Not all crystalline copper forms used as fungicides are water soluble. Although copper sulphate is, the others are less water soluble, or not at all. In aqueous media, copper hydroxide only releases a very small amount of copper into the water; practically no copper oxides or free copper ions from the copper oxychloride are released. Thus, despite the fact that the free copper ion released from the various types of copper crystals – which we had previously considered to be the only active ingredient – appears on the aqueous media on the leaf surface in quite different quantities, all forms of copper still exert fungicidal activity.
This is because once it reaches the plant surface, the pathogenic fungi releases substances (amino acids, malate) into the environment that help it penetrate the plant, but they also free the copper ions from the copper crystals, which, either in themselves or by forming complexes (copper malate), lead to the death of the fungi. The active functions of the fungi transform the insoluble copper forms into fungicides. One thing is necessary for copper to exert its good fungicidal effect: copper crystals have to be present at the time and location when and where the fungal spore arrives and produces it’s germ tube.
Particle size is something that definitely influences product efficacy. The larger the size of the copper crystals, the less likely the fungi will come into contact with the active substance. If the given form of copper does not release its copper ions because it is not a soluble crystal form or, for example, because the plant surface is dry, the biological effect will be less potent. The tiny particles, which may be as small as a tenth of a micrometre, form a much denser cover on the surface, which means not only fungi but also significantly smaller bacteria are likely to encounter the copper crystals. However, as the particles are ground to smaller sizes, their total surface size increases exponentially, increasing the likelihood of rain dissolving the copper, causing the fungicidal effect to wear off. In light of the above, there is an optimal particle size, which can primarily be determined by biological effectiveness tests. Taking the above novel scientific finding into account, preventive protection should not aim to achieve the fast dissolution of copper ions.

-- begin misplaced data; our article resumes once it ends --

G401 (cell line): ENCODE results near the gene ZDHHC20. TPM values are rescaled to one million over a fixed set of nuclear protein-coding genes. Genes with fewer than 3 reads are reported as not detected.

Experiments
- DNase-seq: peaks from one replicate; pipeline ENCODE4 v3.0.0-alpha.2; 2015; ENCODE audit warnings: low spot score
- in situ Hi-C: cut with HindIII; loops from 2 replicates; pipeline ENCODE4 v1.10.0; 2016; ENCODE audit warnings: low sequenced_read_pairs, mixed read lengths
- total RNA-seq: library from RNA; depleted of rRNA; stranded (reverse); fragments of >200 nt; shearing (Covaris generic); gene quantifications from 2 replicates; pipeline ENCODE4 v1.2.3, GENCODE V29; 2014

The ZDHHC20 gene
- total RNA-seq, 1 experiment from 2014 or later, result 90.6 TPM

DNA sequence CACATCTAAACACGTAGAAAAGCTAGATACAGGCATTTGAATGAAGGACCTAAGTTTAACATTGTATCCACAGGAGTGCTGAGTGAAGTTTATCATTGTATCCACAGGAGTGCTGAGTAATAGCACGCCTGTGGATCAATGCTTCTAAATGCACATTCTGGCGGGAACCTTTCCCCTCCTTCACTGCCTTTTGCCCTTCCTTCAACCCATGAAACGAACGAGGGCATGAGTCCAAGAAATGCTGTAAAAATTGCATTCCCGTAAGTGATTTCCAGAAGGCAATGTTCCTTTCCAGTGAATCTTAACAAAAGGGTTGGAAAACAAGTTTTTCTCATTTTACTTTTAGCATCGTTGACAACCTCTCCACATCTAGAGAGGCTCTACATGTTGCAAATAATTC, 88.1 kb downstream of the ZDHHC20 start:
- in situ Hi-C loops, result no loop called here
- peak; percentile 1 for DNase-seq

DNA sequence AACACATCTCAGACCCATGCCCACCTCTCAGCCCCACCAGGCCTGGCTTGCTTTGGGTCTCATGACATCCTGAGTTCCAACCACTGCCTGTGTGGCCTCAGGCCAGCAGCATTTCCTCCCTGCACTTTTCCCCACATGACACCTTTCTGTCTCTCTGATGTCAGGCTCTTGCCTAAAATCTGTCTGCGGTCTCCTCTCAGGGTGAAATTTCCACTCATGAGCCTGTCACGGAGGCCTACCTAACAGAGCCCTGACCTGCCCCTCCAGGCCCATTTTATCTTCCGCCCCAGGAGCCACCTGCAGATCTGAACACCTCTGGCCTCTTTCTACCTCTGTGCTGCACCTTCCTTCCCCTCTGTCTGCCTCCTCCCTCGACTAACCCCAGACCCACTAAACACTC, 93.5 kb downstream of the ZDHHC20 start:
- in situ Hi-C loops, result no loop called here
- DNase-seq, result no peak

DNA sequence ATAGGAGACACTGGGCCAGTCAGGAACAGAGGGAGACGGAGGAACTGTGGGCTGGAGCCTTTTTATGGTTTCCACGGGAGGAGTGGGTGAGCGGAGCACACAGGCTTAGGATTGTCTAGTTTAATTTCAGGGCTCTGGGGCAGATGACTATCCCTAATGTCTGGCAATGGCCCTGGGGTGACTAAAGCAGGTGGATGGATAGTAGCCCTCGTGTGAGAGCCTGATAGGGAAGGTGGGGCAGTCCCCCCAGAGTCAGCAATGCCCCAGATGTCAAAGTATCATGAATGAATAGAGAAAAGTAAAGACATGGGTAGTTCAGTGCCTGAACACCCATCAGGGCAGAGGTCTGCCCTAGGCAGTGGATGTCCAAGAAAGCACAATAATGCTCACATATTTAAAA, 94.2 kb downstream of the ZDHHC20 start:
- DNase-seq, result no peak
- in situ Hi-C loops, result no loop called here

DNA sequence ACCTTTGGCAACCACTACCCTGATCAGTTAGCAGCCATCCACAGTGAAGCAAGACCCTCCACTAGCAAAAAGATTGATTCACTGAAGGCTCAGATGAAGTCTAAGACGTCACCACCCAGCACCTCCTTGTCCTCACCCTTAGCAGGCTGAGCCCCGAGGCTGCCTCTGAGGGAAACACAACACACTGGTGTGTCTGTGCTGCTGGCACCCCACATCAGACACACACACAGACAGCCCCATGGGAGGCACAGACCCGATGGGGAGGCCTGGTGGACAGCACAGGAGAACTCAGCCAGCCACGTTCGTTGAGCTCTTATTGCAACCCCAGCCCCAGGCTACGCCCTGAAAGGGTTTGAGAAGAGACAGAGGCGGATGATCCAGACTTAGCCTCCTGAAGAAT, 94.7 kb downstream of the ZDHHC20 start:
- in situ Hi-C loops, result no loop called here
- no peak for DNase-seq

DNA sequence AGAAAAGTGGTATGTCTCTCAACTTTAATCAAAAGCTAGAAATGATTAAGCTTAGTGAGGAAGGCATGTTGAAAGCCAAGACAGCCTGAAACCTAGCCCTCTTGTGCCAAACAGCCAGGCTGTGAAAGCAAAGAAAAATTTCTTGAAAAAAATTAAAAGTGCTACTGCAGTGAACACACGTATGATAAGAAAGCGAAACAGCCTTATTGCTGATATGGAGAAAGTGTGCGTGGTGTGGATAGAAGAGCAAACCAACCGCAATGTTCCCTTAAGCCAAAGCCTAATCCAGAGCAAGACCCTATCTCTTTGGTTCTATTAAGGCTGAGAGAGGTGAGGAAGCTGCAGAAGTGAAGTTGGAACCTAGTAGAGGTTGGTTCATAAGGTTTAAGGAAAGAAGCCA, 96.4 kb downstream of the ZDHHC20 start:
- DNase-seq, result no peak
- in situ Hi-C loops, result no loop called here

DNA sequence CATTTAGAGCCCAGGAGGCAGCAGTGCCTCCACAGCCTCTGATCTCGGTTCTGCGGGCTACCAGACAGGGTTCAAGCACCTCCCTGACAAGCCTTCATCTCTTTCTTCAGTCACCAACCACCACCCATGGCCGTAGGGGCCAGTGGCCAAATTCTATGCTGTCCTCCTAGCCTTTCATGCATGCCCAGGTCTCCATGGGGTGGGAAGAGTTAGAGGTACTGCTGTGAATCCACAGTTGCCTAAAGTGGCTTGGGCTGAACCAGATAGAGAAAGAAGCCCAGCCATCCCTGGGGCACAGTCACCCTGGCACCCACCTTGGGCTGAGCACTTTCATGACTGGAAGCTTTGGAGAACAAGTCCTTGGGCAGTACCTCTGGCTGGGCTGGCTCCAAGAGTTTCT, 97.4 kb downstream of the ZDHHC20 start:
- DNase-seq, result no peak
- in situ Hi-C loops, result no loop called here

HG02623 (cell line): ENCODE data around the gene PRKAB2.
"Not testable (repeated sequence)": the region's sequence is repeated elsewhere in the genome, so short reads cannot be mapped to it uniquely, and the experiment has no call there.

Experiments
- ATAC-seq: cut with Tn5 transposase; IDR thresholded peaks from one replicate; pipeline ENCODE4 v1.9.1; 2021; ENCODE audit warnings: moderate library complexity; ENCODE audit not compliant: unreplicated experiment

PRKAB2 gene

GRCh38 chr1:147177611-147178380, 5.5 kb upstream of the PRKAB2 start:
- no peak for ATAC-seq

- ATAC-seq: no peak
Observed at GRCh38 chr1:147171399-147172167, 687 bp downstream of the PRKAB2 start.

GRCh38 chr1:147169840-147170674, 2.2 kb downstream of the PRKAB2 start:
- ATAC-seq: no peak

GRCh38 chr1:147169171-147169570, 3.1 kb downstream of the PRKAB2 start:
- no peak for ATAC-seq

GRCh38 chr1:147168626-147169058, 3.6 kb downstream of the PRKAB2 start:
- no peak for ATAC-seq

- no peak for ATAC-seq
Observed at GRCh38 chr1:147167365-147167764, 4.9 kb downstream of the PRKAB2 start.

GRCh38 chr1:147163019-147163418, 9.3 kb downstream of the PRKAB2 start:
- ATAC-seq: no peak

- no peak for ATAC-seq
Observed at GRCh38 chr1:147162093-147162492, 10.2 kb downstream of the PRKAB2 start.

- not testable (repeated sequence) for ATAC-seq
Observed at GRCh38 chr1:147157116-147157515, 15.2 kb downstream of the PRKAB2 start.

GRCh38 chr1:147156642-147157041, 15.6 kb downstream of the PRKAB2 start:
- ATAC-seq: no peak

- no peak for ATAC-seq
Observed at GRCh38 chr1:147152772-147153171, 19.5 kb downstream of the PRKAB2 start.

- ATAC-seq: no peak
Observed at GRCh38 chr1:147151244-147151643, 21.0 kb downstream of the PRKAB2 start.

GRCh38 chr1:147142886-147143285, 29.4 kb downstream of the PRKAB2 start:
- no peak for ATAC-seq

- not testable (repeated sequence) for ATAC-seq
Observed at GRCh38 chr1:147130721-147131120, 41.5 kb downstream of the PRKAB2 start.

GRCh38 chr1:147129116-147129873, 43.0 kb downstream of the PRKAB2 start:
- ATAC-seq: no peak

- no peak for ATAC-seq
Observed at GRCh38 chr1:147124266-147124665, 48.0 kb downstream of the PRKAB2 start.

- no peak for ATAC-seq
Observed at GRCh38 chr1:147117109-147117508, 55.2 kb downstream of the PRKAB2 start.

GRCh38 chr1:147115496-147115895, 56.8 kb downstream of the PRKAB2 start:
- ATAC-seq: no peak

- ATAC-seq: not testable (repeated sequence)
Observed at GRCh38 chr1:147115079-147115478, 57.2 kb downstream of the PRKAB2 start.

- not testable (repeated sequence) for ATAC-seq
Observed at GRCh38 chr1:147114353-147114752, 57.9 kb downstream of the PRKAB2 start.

If it is not only the free copper ion that acts as a fungicide but the mere presence of the copper crystal provides a fungicidal effect on the plant surface, then one of the most important features of copper products will be, in addition to particle size, their adhesion! This increases the importance of surfactants and adjuvants that ensure the active ingredient adheres to the plant surface after they have been sprayed. However, care must be taken when selecting the adjuvant, as not all provide long-term adhesion. Most adjuvants work only to decrease the surface tension of the spray to allow it to better spread on the plant’s waxy surface. If the plant surface is again subjected to moisture in the form of dew or rain, the dried adjuvant will again become wet and dissolve the active ingredient, which may end up washed off. When using contact fungicides, a good adjuvant, even when dosed according to the manufacturer’s instructions, will lose its ability to again become dissolved, thus protecting the active ingredient from being washed off. Of the products currently available, only terpenoids and a few types of plant oils provide this function thanks to their ability to form polymers.